Their weapons: seduction, creation, murder and magic. But unknown to them, the combination is creating something they cannot predict. Viviane’s use of Morgaine unwittingly creates Mordred – who will destroy her earlier creation, Arthur: but whose death will open the way for the two religions to come together.”

I WONDER IF THIS PROCESS REVEALED ANY WEAKNESSES IN THE BOOK YOU HADN’T SEEN BEFORE?
Yes. Marion had accurately interpreted Arthur as a Romanised Celtic chieftain trying to stem the tide of invading Saxon barbarians that began when the last Roman legions pulled out of Britain in the 5th Century. That was the framework for all the intrigue. But she’d been pretty vague about what actually happened in the war. She tended to refer to “skirmishes with the Saxons” and most of the military action happened offstage.
I felt strongly that we had to make the war story more organic and more muscular so we knew exactly what Arthur was trying to achieve while the women were trying (in the case of Morgaine and Viviane) to revive the old religion or (in the case of Gwynhwyfahr) to ensure the triumph of Christianity. That meant thinking through the course of the military struggle over the course of these two generations and interweaving it with the story so it came to a natural climax when Mordred challenged Arthur.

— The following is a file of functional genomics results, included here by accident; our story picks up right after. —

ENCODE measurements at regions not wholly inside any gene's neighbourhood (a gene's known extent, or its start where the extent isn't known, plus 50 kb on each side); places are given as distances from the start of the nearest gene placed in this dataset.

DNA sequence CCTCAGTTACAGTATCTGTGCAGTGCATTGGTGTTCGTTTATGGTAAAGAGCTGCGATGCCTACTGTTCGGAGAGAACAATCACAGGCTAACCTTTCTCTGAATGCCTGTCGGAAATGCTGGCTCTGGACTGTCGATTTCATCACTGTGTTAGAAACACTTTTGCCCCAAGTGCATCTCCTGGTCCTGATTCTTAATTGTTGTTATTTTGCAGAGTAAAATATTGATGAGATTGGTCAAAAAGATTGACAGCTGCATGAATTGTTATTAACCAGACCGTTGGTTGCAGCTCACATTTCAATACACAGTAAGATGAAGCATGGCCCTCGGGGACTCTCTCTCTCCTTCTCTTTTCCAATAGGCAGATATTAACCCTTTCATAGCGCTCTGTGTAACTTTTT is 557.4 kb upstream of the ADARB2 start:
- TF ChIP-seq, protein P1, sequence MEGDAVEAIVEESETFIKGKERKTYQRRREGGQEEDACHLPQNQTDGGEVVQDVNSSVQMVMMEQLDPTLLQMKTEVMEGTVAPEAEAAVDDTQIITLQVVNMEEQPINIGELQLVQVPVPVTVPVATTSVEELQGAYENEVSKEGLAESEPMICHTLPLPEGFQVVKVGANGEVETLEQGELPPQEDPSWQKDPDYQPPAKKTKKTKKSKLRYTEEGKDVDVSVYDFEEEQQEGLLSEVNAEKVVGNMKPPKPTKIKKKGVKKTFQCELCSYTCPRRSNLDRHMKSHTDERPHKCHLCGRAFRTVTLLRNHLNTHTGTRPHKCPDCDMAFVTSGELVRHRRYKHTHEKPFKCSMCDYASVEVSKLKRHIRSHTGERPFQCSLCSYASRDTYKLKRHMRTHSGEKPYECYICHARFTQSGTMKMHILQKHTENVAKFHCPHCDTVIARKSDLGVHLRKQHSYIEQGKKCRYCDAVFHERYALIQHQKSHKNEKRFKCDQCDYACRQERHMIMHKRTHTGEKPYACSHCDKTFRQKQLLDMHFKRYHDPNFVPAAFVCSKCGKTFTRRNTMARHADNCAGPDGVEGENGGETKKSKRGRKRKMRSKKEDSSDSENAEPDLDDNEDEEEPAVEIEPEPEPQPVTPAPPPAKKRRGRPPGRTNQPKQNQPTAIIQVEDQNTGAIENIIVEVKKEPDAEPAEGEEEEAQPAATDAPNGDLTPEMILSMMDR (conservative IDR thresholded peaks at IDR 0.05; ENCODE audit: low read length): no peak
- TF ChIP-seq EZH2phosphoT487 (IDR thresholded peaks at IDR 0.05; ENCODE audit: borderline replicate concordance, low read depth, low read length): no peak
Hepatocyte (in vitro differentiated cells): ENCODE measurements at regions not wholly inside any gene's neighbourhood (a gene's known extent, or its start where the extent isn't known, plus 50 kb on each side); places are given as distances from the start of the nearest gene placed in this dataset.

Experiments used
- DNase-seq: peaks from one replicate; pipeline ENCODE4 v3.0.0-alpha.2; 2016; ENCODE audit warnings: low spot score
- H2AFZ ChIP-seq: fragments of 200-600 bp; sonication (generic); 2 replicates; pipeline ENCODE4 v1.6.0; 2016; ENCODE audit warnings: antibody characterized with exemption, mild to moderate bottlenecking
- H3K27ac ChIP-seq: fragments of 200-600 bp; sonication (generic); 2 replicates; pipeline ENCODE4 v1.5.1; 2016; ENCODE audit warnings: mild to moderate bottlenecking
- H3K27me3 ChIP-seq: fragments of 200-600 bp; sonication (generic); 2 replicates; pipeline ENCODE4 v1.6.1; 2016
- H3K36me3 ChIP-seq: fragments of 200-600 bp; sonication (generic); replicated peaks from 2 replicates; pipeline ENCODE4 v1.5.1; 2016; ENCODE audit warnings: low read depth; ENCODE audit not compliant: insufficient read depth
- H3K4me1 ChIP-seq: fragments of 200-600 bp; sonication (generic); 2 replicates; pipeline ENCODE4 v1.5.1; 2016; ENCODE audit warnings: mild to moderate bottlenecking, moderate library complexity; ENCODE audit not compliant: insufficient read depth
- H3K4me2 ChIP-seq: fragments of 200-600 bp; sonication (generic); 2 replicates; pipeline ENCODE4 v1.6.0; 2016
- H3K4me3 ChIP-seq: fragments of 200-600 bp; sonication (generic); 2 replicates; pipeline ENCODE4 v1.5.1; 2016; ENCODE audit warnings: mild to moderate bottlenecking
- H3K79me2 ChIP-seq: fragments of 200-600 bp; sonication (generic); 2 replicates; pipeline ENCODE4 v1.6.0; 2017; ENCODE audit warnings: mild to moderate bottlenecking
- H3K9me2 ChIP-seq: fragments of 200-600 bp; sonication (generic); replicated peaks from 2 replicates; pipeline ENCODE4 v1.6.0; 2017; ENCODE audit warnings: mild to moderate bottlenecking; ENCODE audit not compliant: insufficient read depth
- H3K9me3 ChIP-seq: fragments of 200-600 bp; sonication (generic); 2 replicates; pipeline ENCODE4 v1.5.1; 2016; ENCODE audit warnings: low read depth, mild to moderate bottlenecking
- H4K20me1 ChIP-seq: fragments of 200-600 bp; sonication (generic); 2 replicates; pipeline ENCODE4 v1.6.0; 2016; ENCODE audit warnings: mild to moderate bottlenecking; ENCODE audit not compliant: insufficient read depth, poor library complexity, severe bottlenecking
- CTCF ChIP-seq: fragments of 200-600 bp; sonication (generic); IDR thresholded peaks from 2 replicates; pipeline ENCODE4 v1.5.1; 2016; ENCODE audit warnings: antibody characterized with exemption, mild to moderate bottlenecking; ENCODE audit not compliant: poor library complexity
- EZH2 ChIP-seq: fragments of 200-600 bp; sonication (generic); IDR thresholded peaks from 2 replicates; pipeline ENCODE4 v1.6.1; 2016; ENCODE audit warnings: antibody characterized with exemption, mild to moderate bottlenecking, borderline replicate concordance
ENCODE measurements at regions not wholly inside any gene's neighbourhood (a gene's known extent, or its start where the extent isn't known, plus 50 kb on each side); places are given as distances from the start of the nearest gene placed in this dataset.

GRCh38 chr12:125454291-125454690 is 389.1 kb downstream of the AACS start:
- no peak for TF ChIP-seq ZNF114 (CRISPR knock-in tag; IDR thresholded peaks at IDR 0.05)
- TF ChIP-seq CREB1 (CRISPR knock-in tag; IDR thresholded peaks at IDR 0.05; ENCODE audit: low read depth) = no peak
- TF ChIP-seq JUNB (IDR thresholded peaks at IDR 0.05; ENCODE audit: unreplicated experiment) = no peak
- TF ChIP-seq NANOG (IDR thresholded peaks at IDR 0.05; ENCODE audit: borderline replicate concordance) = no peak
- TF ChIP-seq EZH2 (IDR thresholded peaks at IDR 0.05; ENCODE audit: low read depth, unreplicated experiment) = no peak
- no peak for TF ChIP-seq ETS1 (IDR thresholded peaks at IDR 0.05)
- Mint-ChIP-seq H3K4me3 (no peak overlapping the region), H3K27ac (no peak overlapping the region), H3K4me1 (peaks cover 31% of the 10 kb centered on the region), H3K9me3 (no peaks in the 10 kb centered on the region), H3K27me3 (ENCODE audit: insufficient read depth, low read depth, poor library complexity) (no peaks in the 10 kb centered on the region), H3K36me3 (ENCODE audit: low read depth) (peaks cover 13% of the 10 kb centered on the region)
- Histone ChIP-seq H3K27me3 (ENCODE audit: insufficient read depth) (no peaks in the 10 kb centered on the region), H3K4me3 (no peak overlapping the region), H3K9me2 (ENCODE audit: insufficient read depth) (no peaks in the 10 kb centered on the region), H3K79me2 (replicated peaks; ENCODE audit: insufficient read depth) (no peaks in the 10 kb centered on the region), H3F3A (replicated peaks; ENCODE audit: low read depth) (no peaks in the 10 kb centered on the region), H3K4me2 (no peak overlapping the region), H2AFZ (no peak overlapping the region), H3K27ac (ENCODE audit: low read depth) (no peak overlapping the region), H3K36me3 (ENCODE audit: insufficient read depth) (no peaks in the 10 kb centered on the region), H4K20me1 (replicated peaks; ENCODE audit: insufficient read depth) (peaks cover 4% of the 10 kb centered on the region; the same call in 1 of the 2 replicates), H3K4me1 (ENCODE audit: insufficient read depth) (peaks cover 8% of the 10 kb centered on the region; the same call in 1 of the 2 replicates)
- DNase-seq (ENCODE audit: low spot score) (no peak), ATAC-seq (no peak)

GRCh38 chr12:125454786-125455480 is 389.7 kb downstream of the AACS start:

SO TO A BOOK FULL OF SEX AND VIOLENCE YOU DECIDED TO ADD MORE VIOLENCE?
More organised violence. There is a difference.

AND THAT WAS YOUR MAJOR CHANGE?
No – there was a bigger structural challenge. There were quite a number of sub-plots that had to be sheared away to keep the main story clear – but even when I’d done that I realised the main characters galloped off in all directions in the second half of the book and rarely came back together again. Viviane, for example, got beheaded in an argument over euthanasia with a character of no real importance at all. I wanted to keep her at the center of the action.

TO MAKE SURE YOU COULD OFFER THE PART TO A BIG ENOUGH ACTRESS?
Of course not! For the integrity of the story. But the fact that we ended up persuading Angelica Huston to play Viviane shows we didn’t make too many wrong choices. To say nothing of Juliana Margulies as Morgaine!

SO WHAT DID YOU ACTUALLY DO TO STREAMLINE THE PLOT IN THE SECOND HALF?